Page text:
Who speaks for Piglet?

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June 28 2005 6:20 PM

Who Speaks for Piglet?

What happens when a cartoon character loses its voice.

Temporarily speechless. Click image to expand.
Temporarily speechless

John Fiedler, the voice of Piglet in Disney's Winnie the Pooh movies, died on Saturday. Fellow cast member Paul Winchell, who played Tigger, died the day before, and Howard Morris, the voice of Gopher in some early Pooh films, passed away last month. When a voice actor dies, what happens to his cartoon characters?

Daniel Engber Daniel Engber

Daniel Engber is a columnist for Slate

They get a new voice actor who sounds like the old one. "Sound-alikes" clamor for auditions whenever a famous cartoon loses its voice. When the original Donald Duck, Clarence "Ducky" Nash, fell ill in the early 1980s, Disney received an avalanche of unsolicited audition tapes from would-be replacements. The role eventually went to Tony Anselmo, a Disney animator who could mimic the voice perfectly. In rare cases, a character will be retired when a voice actor dies. The producers of The Simpsons decided to abandon the recurring roles of Troy McClure and Lionel Hutz rather than casting a sound-alike for the deceased Phil Hartman.

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An actor who can't be replaced tends to be expensive; studios prefer to have a stable of backups who can step in if needed. The cartoon legend Mel Blanc made himself irreplaceable; he played almost every Warner Bros. character for decades. Before his death, Blanc tried to create a voice dynasty by passing his voices on to his son Noel. In the end, though, the studio auditioned widely for Blanc's parts and cast a handful of actors for each. Several different people now play Bugs Bunny and Daffy Duck, and none is more "official" than the others.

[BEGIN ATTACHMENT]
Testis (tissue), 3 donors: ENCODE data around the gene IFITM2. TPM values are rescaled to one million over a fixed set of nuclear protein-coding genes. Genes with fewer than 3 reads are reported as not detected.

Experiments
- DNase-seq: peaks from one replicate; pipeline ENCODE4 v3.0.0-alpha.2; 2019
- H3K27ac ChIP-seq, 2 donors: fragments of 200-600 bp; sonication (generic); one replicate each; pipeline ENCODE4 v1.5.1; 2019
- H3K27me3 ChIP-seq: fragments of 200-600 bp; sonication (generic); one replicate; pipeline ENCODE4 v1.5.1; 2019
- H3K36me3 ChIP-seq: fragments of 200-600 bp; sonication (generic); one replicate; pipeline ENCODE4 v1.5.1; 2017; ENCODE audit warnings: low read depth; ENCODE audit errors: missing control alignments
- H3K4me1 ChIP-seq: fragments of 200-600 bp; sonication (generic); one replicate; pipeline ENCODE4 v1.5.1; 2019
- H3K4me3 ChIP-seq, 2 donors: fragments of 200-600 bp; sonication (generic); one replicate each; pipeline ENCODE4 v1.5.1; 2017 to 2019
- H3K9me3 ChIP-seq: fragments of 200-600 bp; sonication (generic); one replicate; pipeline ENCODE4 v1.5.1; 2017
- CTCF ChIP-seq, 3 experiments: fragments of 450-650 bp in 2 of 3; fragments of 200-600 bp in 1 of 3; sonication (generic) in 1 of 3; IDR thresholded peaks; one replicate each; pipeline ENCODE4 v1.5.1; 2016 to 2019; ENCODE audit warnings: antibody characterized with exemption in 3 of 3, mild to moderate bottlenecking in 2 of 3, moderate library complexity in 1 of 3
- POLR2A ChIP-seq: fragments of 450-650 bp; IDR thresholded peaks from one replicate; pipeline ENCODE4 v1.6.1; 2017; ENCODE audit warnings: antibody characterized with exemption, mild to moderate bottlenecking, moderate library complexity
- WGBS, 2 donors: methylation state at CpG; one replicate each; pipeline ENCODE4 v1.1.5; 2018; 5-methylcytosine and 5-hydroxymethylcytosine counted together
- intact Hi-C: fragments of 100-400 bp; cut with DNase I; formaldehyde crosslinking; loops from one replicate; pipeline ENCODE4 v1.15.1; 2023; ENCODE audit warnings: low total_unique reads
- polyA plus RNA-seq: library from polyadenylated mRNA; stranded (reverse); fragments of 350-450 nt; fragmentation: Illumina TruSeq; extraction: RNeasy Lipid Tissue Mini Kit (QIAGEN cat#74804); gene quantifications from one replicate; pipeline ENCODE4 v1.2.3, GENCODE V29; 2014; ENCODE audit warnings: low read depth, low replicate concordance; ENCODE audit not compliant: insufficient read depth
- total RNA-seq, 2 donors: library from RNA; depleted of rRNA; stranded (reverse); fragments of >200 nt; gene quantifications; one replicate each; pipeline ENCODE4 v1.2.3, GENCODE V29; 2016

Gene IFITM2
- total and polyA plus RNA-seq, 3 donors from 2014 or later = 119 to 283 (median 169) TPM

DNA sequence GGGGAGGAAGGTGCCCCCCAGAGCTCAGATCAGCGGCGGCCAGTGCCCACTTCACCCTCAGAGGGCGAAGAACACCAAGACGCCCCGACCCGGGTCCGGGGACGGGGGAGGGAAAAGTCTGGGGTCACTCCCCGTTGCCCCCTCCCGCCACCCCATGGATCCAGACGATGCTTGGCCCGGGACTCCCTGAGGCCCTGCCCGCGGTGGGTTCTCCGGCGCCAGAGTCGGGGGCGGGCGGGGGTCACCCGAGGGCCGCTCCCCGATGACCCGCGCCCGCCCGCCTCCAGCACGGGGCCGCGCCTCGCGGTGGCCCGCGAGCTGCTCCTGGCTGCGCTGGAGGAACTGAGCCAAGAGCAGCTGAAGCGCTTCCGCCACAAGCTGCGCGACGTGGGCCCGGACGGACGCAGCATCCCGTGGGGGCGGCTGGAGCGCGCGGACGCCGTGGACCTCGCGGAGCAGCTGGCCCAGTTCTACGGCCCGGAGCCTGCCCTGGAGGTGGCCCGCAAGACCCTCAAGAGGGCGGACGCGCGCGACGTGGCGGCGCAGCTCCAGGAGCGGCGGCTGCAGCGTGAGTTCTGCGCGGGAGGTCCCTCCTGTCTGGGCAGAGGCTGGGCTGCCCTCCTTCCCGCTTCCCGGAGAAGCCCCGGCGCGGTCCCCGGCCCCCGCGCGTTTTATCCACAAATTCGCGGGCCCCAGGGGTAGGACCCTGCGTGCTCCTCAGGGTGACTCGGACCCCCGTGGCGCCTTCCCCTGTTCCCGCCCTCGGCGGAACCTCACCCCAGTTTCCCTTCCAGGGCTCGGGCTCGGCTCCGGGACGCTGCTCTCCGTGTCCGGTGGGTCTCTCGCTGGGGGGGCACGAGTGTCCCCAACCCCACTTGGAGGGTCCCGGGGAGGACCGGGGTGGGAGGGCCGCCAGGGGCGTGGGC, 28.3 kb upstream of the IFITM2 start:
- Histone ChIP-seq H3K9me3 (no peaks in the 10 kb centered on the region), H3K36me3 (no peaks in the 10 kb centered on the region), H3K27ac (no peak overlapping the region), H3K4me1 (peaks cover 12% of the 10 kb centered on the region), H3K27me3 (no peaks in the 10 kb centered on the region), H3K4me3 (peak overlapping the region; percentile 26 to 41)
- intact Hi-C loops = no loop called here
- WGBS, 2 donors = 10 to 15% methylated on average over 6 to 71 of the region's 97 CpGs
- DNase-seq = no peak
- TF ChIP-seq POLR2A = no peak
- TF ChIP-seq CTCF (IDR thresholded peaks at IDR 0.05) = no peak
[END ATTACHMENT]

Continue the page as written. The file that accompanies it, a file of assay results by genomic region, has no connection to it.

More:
Producers don't always wait until a voice actor passes away before they make a switch. As an actor gets older, his voice might be deemed too raspy for the part. (Paul Winchell had been replaced as Tigger several years before his death.) And sometimes an actor simply doesn't have the time to keep playing a character. Walt Disney provided the voice of Mickey Mouse for many years but passed the torch to a Disney sound engineer in the 1940s. John Kricfalusi, the creator of Ren and Stimpy and the original voice of Ren, ended up leaving his own show; Billy West, the voice of Stimpy, took over for him.

It may be possible to digitize old recordings and then cut and paste clips to recreate a classic voice. Noel Blanc has offered studios access to an archive of his father's recordings for posthumous use. But for the time being, these recreations are impractical. It's just easier to hire a new actor who can do a great impression.

Explainer thanks Jerry Beck of CartoonResearch.com, cartoon writer Mark Evanier, and voice actor Will Ryan.